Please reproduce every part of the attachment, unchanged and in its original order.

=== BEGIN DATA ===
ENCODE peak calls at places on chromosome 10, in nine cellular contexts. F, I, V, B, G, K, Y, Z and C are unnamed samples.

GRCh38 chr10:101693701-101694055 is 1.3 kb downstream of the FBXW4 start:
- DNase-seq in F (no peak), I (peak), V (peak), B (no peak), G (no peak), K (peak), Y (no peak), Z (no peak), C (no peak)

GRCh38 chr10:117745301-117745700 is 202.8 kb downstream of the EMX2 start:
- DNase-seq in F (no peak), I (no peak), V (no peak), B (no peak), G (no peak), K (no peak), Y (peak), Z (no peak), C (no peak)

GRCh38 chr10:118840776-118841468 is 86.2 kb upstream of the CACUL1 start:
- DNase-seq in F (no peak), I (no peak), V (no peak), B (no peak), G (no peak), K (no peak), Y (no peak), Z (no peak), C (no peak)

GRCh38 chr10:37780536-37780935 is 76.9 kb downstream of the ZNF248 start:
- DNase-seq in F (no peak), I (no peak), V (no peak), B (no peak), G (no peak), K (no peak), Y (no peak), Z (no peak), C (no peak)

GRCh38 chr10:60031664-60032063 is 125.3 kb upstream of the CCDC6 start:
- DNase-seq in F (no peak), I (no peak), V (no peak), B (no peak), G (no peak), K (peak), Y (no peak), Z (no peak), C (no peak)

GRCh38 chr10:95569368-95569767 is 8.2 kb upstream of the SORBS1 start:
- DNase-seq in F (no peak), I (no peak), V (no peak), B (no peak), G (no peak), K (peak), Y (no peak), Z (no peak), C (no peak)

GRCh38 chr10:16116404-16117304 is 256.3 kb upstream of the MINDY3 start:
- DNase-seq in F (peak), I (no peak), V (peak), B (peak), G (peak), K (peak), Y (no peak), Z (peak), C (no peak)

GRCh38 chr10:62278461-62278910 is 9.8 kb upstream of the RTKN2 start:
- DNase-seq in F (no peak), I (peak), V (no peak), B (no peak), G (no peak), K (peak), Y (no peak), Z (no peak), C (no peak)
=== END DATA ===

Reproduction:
ENCODE peak calls at places on chromosome 10, in nine cellular contexts. F, I, V, B, G, K, Y, Z and C are unnamed samples.

GRCh38 chr10:101693701-101694055 is 1.3 kb downstream of the FBXW4 start:
- DNase-seq in F (no peak), I (peak), V (peak), B (no peak), G (no peak), K (peak), Y (no peak), Z (no peak), C (no peak)

GRCh38 chr10:117745301-117745700 is 202.8 kb downstream of the EMX2 start:
- DNase-seq in F (no peak), I (no peak), V (no peak), B (no peak), G (no peak), K (no peak), Y (peak), Z (no peak), C (no peak)

GRCh38 chr10:118840776-118841468 is 86.2 kb upstream of the CACUL1 start:
- DNase-seq in F (no peak), I (no peak), V (no peak), B (no peak), G (no peak), K (no peak), Y (no peak), Z (no peak), C (no peak)

GRCh38 chr10:37780536-37780935 is 76.9 kb downstream of the ZNF248 start:
- DNase-seq in F (no peak), I (no peak), V (no peak), B (no peak), G (no peak), K (no peak), Y (no peak), Z (no peak), C (no peak)

GRCh38 chr10:60031664-60032063 is 125.3 kb upstream of the CCDC6 start:
- DNase-seq in F (no peak), I (no peak), V (no peak), B (no peak), G (no peak), K (peak), Y (no peak), Z (no peak), C (no peak)

GRCh38 chr10:95569368-95569767 is 8.2 kb upstream of the SORBS1 start:
- DNase-seq in F (no peak), I (no peak), V (no peak), B (no peak), G (no peak), K (peak), Y (no peak), Z (no peak), C (no peak)

GRCh38 chr10:16116404-16117304 is 256.3 kb upstream of the MINDY3 start:
- DNase-seq in F (peak), I (no peak), V (peak), B (peak), G (peak), K (peak), Y (no peak), Z (peak), C (no peak)

GRCh38 chr10:62278461-62278910 is 9.8 kb upstream of the RTKN2 start:
- DNase-seq in F (no peak), I (peak), V (no peak), B (no peak), G (no peak), K (peak), Y (no peak), Z (no peak), C (no peak)